I attempted to watch from afar this week as our nation decided to rip itself across the aisle once again. It wasn’t the most adult way to handle things, I admit. But the thought of remaining glued to the news every minute of the work week just felt exhausting and also, that a week spent that way would probably just end in my watching that hilarious video of the kayaker being smacked in the face by an octopus wielding seal over and over and over. Well…that’s how I spent my week anyways, but at least it was just because that was genuinely hilarious and well worth my time and not because I was self-medicating intense grief with YouTube.
But you didn’t have to be glued to CSPAN this week to witness our blessed union being torn asunder one more time. And so, I like so many of the rest of us, watched with disbelief as our nation’s spiteful disgust for each other dominated our screens. It didn’t feel great.
And from that not great feeling I got smacked in the face, not with an octopus, but with two distinct truths. And just like the great line that divides the red states from the blue states, chances are one of these truths is bound to irk you, dear reader. And for that I apologize. If it makes you feel any better, they both irk me. Mostly because they convict my hardened heart and expose it for the judgmental, self-righteous and arrogant piece of flesh it is prone to be. But this year my church is spending the year with Jesus. (Yes, all churches are probably doing this but mine has a nifty campaign with a well-designed graphic with a Bible reading plan, so we are really spending a year with Jesus.) I watched this week unfold with Jesus on the mind and this is what I heard him whisper to me all week:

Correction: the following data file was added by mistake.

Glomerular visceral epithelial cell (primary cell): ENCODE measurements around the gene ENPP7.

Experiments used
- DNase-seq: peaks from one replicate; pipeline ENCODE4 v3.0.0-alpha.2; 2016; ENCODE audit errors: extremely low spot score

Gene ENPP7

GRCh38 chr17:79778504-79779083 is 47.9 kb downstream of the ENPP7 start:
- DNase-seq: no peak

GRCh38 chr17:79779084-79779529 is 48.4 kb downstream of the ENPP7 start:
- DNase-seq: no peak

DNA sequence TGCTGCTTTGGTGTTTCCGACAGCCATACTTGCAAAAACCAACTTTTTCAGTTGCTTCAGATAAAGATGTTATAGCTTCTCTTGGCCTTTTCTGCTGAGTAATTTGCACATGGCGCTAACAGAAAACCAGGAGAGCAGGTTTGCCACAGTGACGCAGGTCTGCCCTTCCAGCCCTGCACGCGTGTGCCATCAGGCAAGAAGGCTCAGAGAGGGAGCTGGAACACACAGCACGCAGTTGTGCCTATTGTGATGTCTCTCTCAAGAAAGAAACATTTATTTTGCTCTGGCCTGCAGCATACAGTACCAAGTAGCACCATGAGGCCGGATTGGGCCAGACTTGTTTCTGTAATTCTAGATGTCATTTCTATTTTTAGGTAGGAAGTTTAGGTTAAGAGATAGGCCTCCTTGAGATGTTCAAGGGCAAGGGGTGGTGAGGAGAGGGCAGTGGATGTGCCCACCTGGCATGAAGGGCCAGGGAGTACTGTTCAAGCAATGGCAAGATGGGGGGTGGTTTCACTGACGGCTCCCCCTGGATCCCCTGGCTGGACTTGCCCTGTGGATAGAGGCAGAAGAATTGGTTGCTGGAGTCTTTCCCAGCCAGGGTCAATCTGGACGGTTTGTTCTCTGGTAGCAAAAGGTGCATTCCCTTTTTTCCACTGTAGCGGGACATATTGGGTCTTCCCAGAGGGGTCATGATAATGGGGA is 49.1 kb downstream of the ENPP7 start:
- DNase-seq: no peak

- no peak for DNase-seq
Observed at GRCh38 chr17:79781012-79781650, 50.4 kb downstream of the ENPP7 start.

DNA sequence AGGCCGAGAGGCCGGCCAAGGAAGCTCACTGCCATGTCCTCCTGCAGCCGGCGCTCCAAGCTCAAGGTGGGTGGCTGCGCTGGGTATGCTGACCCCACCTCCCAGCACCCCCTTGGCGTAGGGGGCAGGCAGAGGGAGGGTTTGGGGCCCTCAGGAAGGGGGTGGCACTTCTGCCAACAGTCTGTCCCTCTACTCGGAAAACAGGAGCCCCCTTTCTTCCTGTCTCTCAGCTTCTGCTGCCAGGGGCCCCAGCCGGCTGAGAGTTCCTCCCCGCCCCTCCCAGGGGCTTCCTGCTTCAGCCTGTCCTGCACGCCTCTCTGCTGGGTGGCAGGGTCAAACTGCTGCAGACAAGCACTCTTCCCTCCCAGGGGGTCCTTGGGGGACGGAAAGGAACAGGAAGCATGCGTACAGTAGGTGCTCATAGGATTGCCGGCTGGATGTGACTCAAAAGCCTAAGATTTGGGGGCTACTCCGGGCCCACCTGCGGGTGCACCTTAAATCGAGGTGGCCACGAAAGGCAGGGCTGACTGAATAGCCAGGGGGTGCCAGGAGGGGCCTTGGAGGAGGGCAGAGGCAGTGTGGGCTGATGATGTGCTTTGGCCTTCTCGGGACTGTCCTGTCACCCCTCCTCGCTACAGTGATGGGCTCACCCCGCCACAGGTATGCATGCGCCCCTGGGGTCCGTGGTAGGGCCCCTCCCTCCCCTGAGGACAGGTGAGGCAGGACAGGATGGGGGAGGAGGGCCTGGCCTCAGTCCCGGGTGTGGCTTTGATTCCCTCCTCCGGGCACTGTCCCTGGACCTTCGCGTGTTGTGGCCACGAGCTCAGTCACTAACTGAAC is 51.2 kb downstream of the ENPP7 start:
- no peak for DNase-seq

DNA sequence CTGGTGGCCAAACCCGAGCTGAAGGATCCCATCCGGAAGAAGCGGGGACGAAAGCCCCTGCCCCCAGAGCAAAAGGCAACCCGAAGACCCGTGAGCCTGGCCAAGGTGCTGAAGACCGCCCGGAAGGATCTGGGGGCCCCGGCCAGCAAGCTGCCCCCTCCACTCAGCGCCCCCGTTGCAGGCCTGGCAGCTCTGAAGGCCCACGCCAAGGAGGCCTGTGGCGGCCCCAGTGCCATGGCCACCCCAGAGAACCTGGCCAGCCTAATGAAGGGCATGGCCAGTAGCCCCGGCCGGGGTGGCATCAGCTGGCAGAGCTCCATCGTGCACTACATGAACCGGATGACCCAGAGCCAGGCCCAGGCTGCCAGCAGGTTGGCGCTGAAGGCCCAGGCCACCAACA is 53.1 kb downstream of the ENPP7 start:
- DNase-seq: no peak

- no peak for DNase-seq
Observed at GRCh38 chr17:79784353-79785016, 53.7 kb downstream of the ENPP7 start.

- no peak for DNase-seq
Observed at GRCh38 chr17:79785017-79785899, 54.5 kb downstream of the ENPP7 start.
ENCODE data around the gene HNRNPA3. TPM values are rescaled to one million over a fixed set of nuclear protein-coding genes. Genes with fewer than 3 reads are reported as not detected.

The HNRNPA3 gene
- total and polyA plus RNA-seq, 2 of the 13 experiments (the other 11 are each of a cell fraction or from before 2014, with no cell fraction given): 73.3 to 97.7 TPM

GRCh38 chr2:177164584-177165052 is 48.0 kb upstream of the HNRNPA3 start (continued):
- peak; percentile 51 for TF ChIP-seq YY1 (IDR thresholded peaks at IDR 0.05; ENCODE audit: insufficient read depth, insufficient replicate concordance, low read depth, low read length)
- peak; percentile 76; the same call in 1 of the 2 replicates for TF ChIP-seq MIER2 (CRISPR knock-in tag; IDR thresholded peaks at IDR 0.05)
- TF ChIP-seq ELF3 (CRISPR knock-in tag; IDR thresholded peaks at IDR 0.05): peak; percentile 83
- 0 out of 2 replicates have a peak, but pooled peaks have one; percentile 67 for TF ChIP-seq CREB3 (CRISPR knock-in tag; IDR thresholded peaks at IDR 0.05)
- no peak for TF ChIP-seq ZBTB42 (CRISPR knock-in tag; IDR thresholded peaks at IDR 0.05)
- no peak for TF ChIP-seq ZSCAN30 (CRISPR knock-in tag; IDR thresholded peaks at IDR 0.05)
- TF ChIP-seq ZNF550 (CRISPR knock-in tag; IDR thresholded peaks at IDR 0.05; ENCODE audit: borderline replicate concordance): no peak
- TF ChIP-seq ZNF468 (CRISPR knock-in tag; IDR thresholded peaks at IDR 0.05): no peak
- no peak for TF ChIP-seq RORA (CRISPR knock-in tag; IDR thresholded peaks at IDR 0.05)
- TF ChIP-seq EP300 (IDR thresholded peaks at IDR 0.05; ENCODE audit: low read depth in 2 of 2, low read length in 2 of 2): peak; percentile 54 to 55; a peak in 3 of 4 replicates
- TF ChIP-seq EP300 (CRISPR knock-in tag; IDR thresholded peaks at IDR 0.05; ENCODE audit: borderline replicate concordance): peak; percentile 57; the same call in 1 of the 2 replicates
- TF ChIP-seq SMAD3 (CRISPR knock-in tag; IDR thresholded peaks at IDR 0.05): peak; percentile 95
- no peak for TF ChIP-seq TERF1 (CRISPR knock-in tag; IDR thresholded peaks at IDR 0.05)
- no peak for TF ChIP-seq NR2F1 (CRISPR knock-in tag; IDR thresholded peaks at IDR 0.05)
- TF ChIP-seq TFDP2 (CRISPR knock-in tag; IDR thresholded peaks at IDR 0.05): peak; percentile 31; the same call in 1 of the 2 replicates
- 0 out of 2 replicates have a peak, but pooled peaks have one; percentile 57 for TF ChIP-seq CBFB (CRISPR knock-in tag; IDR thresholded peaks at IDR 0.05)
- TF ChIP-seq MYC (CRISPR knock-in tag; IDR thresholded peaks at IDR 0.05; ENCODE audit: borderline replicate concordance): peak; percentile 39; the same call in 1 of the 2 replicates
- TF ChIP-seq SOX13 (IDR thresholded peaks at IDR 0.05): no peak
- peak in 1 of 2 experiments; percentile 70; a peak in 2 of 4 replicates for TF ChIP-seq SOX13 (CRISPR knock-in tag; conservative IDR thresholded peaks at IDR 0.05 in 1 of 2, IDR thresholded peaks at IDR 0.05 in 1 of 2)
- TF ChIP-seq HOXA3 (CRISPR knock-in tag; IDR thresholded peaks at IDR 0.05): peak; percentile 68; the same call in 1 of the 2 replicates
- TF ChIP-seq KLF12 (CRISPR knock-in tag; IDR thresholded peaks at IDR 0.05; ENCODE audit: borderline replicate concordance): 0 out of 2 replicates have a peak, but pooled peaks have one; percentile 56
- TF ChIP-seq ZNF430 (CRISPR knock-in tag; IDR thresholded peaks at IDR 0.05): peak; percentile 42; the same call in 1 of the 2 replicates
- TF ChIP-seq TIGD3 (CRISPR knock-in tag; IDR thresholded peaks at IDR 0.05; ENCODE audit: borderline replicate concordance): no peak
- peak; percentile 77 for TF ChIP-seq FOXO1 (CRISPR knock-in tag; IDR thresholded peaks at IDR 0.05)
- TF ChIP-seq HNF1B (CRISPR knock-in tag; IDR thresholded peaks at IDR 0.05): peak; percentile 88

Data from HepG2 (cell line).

- It is completely possible to love someone whole-heartedly and not agree with or understand every piece of who they are.
This one kicks me where it hurts. You know why? Because I paint with a broad brush. I see the world as a black and white place and try very hard to ignore anything appearing even slightly greyish in hue. For years, I have only loved people whom I felt worthy of my love. (You are just going to have to bear with me for a while, because I know how arrogant this statement sounds.) When someone in my life made a decision I didn’t agree with, wronged me or someone else I loved, or just behaved in a way I thought was unseemly, they became cut off from my love. They received the full brunt of my disapproval with a severe tongue lashing or, even worse, the silent treatment. They certainly received none of my “likes”. They needed to know they had done wrong and how would they know if I didn’t completely sever ties? If I was completely honest I would have said expressing love for someone who is doing wrong is subconsciously giving their wrongdoing your approval.
Yuck. It makes me feel yucky and real embarrassed even admitting that truth. But it has been truth for me for many years. Until lately.